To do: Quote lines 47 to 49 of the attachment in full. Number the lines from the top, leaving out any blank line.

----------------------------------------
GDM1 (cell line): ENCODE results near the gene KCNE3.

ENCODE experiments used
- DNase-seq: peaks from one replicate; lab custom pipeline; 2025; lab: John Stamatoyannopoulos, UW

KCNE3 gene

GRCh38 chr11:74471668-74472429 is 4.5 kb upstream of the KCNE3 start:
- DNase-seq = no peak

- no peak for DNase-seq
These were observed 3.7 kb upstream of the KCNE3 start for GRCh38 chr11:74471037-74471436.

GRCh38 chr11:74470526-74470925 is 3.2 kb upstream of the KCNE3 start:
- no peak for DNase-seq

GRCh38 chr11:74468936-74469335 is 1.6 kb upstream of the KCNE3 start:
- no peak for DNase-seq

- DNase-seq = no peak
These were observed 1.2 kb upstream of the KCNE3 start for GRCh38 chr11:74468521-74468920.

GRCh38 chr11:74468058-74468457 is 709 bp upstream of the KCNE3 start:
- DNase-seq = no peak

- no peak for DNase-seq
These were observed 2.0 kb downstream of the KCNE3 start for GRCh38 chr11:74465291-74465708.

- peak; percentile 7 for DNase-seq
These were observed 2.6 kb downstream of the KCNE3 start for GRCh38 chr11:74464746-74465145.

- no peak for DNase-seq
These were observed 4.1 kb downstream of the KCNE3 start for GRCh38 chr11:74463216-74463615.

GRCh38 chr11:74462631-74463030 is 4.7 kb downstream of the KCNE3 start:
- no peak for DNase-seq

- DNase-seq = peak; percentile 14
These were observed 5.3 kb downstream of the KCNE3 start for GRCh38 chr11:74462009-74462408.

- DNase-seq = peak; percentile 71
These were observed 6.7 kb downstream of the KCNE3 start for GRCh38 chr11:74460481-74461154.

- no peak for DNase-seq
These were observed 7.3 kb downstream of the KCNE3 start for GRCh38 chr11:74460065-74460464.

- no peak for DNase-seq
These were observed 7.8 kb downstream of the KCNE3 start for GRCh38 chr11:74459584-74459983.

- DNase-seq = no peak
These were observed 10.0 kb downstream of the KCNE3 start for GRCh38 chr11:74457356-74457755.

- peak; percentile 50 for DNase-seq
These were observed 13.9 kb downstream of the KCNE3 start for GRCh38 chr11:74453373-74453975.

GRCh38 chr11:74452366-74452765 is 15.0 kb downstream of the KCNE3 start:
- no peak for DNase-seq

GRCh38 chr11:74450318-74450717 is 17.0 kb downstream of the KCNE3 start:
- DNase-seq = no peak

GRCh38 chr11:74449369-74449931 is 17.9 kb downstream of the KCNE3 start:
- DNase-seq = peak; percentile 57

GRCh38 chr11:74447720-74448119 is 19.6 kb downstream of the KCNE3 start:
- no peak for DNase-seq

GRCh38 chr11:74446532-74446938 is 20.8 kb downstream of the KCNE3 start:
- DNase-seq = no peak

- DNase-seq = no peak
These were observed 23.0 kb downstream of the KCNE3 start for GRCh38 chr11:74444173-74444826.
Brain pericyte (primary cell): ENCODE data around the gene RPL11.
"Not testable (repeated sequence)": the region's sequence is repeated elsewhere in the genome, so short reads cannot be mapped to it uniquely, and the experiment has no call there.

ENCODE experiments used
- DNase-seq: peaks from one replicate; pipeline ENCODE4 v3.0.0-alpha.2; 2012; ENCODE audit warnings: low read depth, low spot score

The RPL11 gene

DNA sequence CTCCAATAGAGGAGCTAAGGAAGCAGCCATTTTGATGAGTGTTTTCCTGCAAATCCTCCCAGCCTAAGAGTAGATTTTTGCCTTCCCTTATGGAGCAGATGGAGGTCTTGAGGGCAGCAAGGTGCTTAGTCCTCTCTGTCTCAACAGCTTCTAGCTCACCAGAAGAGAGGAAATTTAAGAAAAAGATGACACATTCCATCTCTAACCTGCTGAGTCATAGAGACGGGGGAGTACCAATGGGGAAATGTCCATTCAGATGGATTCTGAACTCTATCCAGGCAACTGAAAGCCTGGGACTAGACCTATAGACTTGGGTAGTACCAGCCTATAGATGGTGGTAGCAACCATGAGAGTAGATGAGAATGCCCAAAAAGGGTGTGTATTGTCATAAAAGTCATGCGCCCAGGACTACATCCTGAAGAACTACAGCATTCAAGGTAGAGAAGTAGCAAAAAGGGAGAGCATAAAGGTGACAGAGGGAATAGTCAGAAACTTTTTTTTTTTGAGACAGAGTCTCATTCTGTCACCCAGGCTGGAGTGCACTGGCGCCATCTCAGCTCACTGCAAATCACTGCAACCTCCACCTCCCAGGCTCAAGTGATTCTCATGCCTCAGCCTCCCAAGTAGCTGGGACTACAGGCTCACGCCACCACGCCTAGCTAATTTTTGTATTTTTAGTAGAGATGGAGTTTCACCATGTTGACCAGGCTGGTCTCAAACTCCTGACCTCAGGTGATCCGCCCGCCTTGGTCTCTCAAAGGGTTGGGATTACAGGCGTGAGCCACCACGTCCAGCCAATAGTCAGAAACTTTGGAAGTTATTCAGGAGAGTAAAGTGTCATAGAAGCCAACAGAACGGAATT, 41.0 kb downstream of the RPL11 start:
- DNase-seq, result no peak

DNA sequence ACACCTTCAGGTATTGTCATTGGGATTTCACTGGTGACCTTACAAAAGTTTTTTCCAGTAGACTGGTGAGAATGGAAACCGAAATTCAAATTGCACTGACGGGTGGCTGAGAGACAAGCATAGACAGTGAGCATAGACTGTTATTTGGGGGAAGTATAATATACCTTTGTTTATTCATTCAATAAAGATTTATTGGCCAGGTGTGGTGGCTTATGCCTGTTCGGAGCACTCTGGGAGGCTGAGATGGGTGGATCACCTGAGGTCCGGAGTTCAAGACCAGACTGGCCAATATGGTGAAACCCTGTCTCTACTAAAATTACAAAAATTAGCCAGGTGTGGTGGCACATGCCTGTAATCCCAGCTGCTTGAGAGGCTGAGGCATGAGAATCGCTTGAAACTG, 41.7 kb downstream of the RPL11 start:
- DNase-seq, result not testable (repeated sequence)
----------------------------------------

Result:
- DNase-seq = no peak
These were observed 23.0 kb downstream of the KCNE3 start for GRCh38 chr11:74444173-74444826.
Brain pericyte (primary cell): ENCODE data around the gene RPL11.